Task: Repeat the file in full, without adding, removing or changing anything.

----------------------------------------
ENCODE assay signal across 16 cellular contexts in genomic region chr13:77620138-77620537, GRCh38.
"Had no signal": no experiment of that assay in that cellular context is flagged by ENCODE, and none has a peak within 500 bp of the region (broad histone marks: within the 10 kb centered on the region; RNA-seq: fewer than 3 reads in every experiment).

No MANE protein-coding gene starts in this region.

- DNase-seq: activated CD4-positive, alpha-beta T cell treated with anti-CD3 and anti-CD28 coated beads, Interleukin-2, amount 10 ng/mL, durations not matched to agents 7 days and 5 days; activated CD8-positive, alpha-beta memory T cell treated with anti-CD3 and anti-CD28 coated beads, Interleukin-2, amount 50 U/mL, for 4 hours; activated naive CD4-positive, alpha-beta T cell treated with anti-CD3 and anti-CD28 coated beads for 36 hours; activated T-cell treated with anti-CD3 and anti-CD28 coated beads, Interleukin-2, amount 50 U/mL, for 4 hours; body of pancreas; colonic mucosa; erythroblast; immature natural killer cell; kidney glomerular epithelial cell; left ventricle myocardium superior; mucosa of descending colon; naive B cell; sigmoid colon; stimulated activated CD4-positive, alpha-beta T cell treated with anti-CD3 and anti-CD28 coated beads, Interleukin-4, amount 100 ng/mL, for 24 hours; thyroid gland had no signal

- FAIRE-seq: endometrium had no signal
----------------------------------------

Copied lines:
ENCODE assay signal across 16 cellular contexts in genomic region chr13:77620138-77620537, GRCh38.
"Had no signal": no experiment of that assay in that cellular context is flagged by ENCODE, and none has a peak within 500 bp of the region (broad histone marks: within the 10 kb centered on the region; RNA-seq: fewer than 3 reads in every experiment).

No MANE protein-coding gene starts in this region.

- DNase-seq: activated CD4-positive, alpha-beta T cell treated with anti-CD3 and anti-CD28 coated beads, Interleukin-2, amount 10 ng/mL, durations not matched to agents 7 days and 5 days; activated CD8-positive, alpha-beta memory T cell treated with anti-CD3 and anti-CD28 coated beads, Interleukin-2, amount 50 U/mL, for 4 hours; activated naive CD4-positive, alpha-beta T cell treated with anti-CD3 and anti-CD28 coated beads for 36 hours; activated T-cell treated with anti-CD3 and anti-CD28 coated beads, Interleukin-2, amount 50 U/mL, for 4 hours; body of pancreas; colonic mucosa; erythroblast; immature natural killer cell; kidney glomerular epithelial cell; left ventricle myocardium superior; mucosa of descending colon; naive B cell; sigmoid colon; stimulated activated CD4-positive, alpha-beta T cell treated with anti-CD3 and anti-CD28 coated beads, Interleukin-4, amount 100 ng/mL, for 24 hours; thyroid gland had no signal

- FAIRE-seq: endometrium had no signal